Watch Out Cicadas!
For the past month or so you may have noticed a rather large and ominous insect buzzing about your home landscape. What you have probably encountered is the cicada killer wasp. Now, in most circumstances, you would be alarmed at the mention of wasps around your home. However, this should not be one of those times. Cicada killers are referred to as gentle giants for their length approaching 1.5 inches (about the size of your thumb) and because they are not a threat to humans. They have bands of white and yellow stripes that encircle their black bodies with wings that are tinged a yellow color.
A telltale sign that one of these wasps are present is the mound-like structures that protrude from the ground. These earthen hills are often mistaken for a nest of fire ants. Cicada killer wasps are solitary meaning that each female has her own burrow. They prefer sandy and well-drained sites. You may have noticed them on playgrounds and golf courses. The male wasps are the ones you see flying around in a sort of stupor. People become terrified by these wasps because they hover frantically around their mounds seemingly trying to attack passersby. The males are extremely territorial and will fight with other male cicada killer wasps in an attempt to attract a female. Males do not have stingers. However, females do have the ability to sting, but will not harm you unless you accidently step on her or begin disturbing her burrow. As the name implies they eat cicadas. The female grabs a cicada in flight and uses her stinger to paralyze it. Once the cicada is motionless she will drag the cicada to an elevated point and then attempt to fly, however cumbersome, back to her burrow. She then drags it down into her earthly dungeon where she lays an egg under the cicada’s wing. Once the egg hatches the larvae begins to eat the cicada for nourishment.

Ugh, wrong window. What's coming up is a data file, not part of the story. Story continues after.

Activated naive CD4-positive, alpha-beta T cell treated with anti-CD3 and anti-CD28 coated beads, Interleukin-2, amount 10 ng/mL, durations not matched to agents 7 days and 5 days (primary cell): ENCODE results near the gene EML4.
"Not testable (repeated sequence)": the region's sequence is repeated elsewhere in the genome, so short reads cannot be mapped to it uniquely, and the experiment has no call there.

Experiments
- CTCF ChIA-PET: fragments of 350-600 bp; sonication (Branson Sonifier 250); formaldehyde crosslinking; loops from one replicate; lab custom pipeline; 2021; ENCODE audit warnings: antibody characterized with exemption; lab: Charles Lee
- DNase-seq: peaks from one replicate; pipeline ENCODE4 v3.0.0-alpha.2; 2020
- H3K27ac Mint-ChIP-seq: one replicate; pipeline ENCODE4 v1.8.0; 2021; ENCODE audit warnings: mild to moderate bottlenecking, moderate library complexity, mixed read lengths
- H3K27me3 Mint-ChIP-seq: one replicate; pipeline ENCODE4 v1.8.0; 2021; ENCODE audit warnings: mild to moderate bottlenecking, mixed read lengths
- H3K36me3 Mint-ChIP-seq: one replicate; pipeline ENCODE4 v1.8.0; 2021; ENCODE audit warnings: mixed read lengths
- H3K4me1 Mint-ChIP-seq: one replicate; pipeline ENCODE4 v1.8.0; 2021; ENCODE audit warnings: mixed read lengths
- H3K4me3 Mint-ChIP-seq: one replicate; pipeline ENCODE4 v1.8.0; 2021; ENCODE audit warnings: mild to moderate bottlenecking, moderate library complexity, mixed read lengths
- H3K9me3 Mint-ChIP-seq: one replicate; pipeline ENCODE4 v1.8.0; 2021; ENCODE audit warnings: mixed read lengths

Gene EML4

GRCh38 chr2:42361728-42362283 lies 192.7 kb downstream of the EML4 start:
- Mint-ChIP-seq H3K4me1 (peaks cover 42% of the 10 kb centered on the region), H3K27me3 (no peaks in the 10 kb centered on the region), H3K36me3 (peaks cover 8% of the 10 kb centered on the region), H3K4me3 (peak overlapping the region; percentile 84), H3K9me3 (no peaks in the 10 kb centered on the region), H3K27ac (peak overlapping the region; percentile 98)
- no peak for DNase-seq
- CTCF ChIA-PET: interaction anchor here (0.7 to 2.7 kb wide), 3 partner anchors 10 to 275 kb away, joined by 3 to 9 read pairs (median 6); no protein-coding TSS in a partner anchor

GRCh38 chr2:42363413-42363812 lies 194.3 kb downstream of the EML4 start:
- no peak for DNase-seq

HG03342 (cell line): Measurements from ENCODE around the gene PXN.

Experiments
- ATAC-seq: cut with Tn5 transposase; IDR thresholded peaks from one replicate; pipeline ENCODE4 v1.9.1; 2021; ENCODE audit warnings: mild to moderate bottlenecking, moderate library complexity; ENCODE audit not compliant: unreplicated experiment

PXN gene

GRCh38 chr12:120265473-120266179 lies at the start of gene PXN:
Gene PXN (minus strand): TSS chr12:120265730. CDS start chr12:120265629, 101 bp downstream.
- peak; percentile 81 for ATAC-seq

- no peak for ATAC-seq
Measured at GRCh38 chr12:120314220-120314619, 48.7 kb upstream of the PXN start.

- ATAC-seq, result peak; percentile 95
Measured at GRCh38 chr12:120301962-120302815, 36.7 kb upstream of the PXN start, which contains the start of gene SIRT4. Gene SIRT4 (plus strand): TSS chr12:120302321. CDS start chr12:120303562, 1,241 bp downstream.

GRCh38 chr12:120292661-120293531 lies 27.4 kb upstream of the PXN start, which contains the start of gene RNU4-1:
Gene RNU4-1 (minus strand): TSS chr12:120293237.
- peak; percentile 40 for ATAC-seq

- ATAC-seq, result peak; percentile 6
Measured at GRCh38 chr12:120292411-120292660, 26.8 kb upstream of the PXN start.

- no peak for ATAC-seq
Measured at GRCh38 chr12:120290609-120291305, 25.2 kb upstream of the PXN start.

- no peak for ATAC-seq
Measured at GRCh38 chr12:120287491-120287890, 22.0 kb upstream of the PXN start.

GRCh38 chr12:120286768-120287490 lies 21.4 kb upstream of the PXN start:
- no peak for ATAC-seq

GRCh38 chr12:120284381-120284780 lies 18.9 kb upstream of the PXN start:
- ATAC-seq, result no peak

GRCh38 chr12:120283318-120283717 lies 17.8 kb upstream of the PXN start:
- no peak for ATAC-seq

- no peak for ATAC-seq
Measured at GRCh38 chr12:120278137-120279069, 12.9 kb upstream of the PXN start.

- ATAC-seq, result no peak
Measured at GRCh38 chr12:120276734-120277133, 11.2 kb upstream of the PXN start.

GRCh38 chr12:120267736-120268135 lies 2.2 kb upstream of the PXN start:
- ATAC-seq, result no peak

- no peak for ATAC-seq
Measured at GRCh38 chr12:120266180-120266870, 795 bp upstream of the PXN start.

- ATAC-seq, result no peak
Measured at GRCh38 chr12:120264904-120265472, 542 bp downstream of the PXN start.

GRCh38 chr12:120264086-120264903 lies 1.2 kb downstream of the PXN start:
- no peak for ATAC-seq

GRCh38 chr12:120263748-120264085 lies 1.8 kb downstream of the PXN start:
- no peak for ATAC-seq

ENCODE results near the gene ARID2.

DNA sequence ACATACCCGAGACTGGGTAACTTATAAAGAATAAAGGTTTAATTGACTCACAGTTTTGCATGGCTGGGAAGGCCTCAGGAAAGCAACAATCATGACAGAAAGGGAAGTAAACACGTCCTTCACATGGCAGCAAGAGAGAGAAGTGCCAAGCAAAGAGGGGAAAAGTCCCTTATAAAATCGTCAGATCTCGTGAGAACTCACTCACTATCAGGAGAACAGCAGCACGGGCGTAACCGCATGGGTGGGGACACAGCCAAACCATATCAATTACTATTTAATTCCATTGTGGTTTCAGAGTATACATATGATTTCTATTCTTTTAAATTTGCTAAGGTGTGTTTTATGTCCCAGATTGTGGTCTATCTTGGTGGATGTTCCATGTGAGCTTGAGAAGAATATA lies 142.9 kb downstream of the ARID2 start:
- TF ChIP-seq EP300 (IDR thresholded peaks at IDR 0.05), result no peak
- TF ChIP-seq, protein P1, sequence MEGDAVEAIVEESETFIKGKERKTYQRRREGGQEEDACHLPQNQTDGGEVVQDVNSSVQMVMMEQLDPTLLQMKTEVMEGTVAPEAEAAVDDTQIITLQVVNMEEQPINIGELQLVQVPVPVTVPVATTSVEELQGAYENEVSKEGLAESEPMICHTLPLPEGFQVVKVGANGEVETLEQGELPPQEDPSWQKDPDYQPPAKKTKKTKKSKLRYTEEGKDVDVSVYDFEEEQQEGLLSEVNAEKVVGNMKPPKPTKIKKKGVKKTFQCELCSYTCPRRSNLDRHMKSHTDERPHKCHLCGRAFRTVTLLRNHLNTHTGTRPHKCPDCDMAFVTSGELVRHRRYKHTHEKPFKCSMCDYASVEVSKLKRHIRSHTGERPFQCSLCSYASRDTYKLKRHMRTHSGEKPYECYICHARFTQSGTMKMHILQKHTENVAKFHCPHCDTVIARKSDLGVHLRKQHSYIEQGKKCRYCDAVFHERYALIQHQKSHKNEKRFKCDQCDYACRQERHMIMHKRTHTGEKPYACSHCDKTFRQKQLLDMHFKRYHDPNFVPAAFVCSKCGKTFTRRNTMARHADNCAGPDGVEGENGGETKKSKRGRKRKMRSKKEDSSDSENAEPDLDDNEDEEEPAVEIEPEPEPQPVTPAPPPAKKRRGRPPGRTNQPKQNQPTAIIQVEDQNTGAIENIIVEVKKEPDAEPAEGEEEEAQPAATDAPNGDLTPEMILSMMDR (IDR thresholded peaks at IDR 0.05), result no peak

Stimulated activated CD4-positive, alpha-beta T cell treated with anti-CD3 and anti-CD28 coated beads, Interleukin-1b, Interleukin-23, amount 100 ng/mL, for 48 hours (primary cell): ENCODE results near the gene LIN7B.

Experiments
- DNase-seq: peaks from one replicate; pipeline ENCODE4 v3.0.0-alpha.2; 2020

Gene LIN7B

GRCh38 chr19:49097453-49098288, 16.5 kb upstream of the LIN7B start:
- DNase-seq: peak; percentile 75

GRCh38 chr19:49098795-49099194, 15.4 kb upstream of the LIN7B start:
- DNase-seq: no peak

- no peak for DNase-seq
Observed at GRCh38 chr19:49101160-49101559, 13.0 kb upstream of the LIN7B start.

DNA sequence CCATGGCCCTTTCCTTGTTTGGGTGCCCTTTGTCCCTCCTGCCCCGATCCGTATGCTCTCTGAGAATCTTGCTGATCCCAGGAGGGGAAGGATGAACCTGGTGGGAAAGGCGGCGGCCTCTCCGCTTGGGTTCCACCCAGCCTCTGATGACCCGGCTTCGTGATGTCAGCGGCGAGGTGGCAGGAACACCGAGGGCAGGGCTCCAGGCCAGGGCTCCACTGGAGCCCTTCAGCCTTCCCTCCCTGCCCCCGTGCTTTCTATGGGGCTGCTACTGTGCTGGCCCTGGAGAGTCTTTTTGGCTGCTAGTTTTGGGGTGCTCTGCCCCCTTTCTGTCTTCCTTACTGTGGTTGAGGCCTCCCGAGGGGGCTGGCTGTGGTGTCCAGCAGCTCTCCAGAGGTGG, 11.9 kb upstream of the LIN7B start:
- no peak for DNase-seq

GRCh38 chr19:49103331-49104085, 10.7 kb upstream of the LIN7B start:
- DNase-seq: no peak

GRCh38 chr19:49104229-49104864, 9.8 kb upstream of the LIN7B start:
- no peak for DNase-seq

Keep in mind this all takes place while the cicada is still alive! The wasp larvae feed on the cicada for two weeks and then form a cocoon. They overwinter in the underground lair of their mother until pupating the following spring.
Control of these wasps is usually not warranted. However, if the mounds are in an area with high foot traffic then homeowners can use a powder or dust form of an insecticide for control. As the wasp enters or leaves the hole the dust will adhere to her body. As she attempts to clean her body the insecticide will be picked up and in turn kill the wasp.